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Botox: Two Potentially Fatal Accounts

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Rome, GATanya was injected with Botox in September, 2006 for hyperhidrosis—a condition characterized by abnormally increased perspiration. "I just got the one shot and it was supposed to work for six months to control the excessive sweating in my underarms and hands," says Tanya. In 2006, little was known about its adverse side effects. Tanya did not read a quote on the FDA website, stating that Botox is "the most poisonous poison...it can be fatal when used improperly."

About one year later, Tanya was at work one evening (she is a nurse) and felt something wrong so she hooked herself up to the heart monitor. "I was hospitalized with a chronic run of ventricular tachycardia of unknown origin," she says. In layperson terms, this means an abnormal heart rhythm that is rapid, regular and originates from an area of the ventricle, the lower chamber of the heart. Ventricular tachycardias are most commonly associated with heart attacks or scarring of the heart muscle from previous heart attacks; they are life threatening. But Tanya is young (37) and healthy, without any history of heart problems.

Botox Proceedure"Most people who are in ventricular tachycardia will have a heart attack but I didn't exhibit any signs, any abnormal rhythm," says Tanya. "At the time, I didn't even think about Botox-- this came right out of the blue.

"I had an echocardiogram afterward—that measures the function of your heart—and no damage was done. I asked my cardiologist if Botox could have anything to do with this but he wasn't sure. Then I read all this stuff about Botox and side effects.

For more than a year, Botox worked to reduce my sweating. It has come back but I won't have another injection. The risk far outweighs the benefits. I started thinking, I'd rather be sweating and be here with my kids than possibly have a heart attack.

I work with babies so the doctors I associate with don't know too much about it but my dermatologist friend told me that he heard incidents of adverse effects from botox injections. A nurse who works with me had Botox for back pain and she noticed the same kind of symptoms that I exhibited. She came up to me at work one day and told me her story. It makes me wonder how often this has happened."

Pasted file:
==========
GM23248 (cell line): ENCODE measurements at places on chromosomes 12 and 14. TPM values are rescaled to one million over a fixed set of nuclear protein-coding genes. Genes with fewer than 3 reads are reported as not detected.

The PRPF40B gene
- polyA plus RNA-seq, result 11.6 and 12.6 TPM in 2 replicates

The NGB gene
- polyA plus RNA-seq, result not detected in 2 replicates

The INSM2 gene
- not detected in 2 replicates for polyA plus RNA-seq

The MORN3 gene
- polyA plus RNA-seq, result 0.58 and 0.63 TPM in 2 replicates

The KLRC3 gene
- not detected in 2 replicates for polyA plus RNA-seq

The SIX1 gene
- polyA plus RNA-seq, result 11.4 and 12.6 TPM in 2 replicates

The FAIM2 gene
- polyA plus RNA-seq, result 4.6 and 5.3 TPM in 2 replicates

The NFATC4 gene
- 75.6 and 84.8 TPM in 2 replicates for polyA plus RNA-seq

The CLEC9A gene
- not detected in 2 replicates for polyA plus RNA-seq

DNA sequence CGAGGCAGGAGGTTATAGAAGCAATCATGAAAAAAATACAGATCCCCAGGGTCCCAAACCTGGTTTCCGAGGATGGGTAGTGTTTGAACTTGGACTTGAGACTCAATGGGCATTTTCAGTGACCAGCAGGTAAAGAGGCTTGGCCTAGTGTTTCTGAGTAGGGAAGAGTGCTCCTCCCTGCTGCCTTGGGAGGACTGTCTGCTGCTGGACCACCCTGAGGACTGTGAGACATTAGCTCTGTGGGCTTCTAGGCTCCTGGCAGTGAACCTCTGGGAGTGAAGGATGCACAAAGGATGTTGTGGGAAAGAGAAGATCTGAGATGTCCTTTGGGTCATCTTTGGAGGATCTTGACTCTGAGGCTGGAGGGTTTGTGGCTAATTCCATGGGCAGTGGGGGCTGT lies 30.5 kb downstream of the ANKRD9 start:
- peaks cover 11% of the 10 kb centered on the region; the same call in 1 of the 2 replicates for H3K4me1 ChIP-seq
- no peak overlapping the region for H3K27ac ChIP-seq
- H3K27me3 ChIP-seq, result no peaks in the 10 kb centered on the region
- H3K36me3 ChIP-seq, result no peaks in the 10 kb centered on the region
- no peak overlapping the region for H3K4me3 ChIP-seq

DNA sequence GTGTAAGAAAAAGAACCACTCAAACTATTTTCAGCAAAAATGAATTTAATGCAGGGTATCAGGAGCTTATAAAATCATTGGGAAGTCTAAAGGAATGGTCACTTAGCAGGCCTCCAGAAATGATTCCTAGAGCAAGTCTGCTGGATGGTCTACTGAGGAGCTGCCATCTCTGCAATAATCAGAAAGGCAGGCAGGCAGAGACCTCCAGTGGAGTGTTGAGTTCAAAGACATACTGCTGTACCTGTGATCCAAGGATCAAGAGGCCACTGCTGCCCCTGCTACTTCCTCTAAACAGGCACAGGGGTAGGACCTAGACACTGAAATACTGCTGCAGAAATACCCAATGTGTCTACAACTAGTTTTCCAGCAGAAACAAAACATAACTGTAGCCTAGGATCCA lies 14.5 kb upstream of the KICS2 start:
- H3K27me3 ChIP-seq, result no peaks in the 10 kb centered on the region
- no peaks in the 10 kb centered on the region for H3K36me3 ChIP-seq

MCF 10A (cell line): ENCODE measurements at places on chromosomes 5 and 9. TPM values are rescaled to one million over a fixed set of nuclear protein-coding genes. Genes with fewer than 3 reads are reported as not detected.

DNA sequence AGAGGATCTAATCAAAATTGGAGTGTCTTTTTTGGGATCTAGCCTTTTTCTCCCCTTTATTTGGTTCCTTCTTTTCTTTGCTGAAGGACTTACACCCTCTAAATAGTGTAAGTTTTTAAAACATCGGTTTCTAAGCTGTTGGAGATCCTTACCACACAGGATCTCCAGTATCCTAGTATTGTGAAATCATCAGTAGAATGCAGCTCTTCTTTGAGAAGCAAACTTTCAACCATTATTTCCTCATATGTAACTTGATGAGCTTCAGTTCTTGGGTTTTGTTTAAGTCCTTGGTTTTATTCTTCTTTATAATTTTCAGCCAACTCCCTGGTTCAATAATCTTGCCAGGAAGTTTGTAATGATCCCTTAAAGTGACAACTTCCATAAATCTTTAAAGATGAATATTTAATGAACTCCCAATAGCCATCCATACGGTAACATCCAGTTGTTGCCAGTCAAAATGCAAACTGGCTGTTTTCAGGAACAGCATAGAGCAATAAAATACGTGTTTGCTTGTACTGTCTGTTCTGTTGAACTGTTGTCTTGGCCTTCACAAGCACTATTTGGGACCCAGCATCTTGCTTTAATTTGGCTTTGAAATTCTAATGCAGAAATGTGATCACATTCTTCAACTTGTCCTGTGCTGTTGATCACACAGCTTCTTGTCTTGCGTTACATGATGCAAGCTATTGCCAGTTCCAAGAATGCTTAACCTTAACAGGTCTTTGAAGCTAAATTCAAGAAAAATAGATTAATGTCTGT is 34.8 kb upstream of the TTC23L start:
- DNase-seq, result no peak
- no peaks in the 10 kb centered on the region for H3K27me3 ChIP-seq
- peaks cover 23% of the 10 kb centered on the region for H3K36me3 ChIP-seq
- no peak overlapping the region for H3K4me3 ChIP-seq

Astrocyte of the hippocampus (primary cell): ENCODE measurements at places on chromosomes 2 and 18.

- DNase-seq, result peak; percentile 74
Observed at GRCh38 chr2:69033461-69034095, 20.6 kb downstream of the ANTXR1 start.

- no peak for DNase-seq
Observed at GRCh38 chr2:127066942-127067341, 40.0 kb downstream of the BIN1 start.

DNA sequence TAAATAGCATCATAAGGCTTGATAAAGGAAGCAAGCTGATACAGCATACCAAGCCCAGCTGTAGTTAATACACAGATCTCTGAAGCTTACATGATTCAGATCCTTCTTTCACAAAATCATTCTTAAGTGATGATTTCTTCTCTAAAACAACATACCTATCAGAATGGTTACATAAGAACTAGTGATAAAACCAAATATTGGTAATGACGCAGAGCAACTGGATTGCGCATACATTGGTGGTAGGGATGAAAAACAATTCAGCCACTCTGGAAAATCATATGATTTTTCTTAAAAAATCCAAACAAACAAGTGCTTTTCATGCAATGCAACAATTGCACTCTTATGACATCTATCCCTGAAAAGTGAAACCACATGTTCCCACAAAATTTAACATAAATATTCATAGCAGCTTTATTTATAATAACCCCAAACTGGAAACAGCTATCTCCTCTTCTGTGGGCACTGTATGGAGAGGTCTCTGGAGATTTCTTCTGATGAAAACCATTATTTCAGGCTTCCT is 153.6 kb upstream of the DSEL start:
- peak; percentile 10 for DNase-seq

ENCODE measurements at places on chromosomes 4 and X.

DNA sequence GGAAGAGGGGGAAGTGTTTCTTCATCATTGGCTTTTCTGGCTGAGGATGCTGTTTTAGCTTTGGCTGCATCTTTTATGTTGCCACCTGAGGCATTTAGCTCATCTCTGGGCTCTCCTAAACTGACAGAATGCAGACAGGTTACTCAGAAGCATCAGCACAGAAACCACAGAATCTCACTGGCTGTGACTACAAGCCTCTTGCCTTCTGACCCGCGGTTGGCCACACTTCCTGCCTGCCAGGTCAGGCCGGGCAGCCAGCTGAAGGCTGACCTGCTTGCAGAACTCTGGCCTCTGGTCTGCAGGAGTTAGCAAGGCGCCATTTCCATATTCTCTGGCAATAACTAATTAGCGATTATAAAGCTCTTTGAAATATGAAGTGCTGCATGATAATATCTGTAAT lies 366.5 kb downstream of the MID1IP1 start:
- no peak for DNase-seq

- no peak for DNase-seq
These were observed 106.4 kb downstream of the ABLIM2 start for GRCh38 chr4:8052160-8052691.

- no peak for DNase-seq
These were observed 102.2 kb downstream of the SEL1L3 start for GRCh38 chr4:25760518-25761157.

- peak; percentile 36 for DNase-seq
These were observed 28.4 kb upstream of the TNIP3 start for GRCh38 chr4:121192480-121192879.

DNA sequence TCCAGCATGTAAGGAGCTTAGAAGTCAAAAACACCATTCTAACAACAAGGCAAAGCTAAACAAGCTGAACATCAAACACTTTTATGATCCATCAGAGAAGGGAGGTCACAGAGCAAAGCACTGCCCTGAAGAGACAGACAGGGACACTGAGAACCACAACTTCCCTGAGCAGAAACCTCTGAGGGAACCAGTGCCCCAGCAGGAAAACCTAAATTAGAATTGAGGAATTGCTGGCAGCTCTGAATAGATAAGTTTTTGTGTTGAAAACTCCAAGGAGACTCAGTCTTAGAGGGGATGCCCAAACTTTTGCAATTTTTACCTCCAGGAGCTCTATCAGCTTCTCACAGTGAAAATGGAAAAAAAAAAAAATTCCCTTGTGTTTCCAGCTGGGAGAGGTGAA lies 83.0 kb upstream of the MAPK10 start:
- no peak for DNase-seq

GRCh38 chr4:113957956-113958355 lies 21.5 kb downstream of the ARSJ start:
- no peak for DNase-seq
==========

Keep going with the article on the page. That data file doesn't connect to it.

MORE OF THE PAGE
In a separate incident, Joan Motes suffered an injury two years ago that caused muscle spasms in her neck. Surgery couldn't help so she was injected with Botox on December 23rd. By Christmas Day, her throat was swollen and she couldn't swallow; the ER doctor said it was likely that Botox had caused partial paralysis.

"I was scared to death," says Motes, aged 65. "I had also lost a lot of weight from not eating for a few days." Her daughter had bought some Ensure shakes which Motes barely was able to drink; food was out of the question. "When I got to the hospital, I had to drink some fluid and they took x-rays, then the doctor put a light down my throat. He saw lots of nodules but didn't know the cause-- I was given antibiotics and pain killers.

"I think that when I had this round of Botox injections (it was the second round), the doctor completely missed my muscle and injected it into my bloodstream. Now I just suffer the pain—I can't go through that again."

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I have had 3 series of injections of Botox in my neck for cervical dystonia. A few days after the first series of shots I choked on a piece of pork chop. My tongue did not work to push food back in my mouth to be swollowed. Over the 3 months this series of shots made a huge improvement on my dystonia, but the choking and aspirating continued. I discussed this with the technician at the next series of shots and he dismissed this as normal. I continued on for the next 2 series of shots. I had difficulty breathing, continued choking and aspirating on thin liguids such as water. My last shots were at the end of March 2013 and it is now Sept. 2013 and the botox should have worn off. My voice is severly affected. It is very difficult to speak and I talk very slowly. I experienced pneumonia and a flu like illness that resulted in a long lasting cough. The cervical tremors have not returned to the extent that they were originally. I was sent to the ER by my general doctor who was concerned about me. Nothing was done in the ER that changed my situation and I was told to return to my general doctor. I went back to the neurologist and he had no answers. Botox can travel through your system and affect areas away from the injection site. My next doctor visit will be to an ENT.

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